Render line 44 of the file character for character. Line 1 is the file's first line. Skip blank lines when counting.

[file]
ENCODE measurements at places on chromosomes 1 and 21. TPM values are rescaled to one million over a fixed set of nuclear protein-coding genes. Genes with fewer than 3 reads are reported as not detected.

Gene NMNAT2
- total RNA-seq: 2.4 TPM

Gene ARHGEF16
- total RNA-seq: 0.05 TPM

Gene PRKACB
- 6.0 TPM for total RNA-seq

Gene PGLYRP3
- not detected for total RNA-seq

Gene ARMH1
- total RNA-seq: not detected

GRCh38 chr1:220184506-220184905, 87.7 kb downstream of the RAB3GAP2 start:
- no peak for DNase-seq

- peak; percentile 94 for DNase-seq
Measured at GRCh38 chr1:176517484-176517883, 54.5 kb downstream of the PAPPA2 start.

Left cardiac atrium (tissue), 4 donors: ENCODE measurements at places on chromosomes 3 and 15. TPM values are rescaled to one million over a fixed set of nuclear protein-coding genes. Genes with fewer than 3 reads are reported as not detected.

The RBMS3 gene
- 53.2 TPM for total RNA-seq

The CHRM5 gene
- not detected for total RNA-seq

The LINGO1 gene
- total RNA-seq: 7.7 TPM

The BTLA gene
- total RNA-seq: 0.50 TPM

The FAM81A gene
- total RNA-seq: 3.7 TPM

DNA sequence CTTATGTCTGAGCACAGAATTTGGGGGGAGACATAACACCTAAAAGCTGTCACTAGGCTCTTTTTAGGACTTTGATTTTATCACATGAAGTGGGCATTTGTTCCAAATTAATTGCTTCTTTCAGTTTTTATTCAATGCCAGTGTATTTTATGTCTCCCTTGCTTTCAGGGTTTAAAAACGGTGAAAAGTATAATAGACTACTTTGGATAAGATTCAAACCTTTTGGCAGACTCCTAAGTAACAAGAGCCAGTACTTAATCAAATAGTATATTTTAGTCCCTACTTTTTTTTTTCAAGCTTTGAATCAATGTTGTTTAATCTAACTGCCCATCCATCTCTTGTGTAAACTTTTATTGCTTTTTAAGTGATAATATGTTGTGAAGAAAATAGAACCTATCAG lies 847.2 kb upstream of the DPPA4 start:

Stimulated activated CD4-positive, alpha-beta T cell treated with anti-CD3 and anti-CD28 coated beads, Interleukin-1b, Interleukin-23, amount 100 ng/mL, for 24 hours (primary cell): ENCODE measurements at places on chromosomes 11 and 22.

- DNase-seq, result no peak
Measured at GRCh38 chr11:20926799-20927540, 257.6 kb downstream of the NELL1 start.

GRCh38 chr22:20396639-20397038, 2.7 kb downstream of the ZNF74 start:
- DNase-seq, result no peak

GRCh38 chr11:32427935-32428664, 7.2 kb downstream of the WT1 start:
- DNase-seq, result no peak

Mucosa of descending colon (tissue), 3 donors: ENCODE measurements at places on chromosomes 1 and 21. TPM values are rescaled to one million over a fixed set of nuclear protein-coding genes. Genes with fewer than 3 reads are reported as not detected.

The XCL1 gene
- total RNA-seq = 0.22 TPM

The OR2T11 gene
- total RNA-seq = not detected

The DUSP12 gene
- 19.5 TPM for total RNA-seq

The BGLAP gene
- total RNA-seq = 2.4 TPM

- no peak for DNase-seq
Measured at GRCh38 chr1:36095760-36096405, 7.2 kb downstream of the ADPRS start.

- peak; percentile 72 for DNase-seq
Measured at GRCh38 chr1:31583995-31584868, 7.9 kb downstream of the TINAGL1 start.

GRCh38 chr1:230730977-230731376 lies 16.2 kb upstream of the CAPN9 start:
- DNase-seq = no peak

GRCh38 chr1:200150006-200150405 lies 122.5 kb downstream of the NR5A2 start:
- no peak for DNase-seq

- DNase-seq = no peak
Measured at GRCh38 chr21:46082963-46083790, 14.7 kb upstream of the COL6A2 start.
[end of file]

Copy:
- no peak for DNase-seq